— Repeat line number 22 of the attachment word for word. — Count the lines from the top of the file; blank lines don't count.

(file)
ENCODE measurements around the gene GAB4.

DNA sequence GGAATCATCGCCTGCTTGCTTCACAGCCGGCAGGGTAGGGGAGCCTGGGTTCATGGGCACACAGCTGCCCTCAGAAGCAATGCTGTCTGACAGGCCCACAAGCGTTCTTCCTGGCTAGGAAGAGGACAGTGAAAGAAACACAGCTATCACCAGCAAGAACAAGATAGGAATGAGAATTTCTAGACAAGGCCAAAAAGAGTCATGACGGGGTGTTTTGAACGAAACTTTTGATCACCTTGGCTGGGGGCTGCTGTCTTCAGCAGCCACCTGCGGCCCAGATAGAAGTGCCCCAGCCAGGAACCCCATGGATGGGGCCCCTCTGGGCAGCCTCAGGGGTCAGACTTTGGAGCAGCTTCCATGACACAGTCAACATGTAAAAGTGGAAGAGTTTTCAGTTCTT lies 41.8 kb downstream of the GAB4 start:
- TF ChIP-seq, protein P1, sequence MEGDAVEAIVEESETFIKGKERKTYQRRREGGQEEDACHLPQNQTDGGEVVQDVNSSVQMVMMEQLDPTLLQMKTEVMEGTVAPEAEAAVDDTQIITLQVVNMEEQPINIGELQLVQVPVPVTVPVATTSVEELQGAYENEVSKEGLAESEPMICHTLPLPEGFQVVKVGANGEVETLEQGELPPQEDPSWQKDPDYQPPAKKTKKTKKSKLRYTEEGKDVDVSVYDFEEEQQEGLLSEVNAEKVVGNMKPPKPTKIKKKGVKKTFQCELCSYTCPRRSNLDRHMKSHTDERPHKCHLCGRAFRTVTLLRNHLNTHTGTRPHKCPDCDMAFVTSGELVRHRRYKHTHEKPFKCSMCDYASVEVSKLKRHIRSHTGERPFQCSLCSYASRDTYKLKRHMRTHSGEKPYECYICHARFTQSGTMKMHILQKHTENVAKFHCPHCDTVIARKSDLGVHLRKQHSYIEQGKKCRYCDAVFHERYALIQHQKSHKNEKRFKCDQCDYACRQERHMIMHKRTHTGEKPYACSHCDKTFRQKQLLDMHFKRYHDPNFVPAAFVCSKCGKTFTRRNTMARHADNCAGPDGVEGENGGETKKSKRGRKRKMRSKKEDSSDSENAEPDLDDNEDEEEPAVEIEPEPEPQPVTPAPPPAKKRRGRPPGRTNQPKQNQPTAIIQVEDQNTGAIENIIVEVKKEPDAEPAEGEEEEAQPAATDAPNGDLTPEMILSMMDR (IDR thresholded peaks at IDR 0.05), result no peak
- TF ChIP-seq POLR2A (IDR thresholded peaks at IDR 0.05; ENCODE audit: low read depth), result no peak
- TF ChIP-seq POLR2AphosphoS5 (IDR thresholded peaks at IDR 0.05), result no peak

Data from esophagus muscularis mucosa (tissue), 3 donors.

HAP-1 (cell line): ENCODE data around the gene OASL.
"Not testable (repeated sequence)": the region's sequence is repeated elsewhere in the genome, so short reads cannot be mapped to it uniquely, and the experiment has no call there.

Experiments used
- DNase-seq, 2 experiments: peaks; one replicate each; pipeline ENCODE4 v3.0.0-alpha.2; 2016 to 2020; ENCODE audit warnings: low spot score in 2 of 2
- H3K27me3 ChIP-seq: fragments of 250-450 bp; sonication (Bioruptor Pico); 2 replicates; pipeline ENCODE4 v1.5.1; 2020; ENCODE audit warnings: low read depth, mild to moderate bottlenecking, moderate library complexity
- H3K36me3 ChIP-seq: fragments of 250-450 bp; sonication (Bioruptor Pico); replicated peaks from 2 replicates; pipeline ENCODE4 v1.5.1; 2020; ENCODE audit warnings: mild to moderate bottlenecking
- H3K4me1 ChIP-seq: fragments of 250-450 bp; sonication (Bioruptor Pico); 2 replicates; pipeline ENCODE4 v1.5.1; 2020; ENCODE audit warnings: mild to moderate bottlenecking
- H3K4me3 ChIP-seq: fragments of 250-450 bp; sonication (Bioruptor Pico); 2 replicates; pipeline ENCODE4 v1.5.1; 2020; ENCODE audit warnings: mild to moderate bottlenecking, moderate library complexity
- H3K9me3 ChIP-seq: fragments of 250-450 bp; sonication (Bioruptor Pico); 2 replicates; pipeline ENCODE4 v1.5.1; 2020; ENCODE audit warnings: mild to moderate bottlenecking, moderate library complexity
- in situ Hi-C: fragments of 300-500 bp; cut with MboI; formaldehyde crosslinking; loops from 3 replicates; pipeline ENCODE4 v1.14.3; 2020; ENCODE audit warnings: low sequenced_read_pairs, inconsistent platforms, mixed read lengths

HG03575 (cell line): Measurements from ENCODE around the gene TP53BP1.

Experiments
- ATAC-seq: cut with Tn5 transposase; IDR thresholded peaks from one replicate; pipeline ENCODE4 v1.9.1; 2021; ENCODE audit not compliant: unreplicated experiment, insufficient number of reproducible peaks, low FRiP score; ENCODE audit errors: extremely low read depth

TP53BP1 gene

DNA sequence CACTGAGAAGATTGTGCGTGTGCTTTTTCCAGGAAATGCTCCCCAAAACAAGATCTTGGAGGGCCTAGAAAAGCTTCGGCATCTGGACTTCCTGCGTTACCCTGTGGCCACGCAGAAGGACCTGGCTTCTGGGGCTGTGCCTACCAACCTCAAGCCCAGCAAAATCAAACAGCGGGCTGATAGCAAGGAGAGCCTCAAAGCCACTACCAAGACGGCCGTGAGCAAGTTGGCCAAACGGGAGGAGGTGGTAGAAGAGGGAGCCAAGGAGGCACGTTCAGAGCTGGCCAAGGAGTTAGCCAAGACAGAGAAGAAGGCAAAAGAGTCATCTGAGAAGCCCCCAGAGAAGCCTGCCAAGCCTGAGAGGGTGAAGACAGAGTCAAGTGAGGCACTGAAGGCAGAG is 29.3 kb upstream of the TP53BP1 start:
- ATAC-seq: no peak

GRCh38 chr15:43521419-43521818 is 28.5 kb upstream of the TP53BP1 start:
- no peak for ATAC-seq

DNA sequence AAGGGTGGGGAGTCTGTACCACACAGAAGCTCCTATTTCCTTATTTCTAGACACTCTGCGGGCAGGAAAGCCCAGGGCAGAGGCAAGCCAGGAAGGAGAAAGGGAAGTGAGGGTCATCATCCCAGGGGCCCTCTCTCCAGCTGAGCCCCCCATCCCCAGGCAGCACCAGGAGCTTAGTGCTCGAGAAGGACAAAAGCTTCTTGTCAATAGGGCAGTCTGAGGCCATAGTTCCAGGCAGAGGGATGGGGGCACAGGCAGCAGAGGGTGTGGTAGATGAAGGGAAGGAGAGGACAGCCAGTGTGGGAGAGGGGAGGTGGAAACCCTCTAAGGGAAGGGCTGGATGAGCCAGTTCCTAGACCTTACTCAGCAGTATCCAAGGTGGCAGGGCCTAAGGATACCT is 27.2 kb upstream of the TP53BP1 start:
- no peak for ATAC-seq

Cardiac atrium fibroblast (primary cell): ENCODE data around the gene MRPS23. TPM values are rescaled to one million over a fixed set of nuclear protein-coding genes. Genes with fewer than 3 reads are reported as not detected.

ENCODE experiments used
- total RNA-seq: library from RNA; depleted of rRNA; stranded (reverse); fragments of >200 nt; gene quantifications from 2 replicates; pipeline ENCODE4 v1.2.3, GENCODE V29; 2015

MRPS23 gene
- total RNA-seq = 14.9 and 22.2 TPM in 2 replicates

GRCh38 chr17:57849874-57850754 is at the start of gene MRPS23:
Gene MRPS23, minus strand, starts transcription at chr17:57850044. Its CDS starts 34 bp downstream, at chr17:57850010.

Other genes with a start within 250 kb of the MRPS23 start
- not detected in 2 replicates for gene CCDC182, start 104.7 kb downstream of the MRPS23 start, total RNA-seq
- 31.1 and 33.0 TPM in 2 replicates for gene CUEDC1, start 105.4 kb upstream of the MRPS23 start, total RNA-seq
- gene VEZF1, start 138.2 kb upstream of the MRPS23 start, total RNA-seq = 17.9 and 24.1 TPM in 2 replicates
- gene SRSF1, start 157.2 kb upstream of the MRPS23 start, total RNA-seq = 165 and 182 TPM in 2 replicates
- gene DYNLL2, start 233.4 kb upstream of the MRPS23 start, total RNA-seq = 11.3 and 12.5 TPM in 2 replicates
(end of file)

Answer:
- ATAC-seq: no peak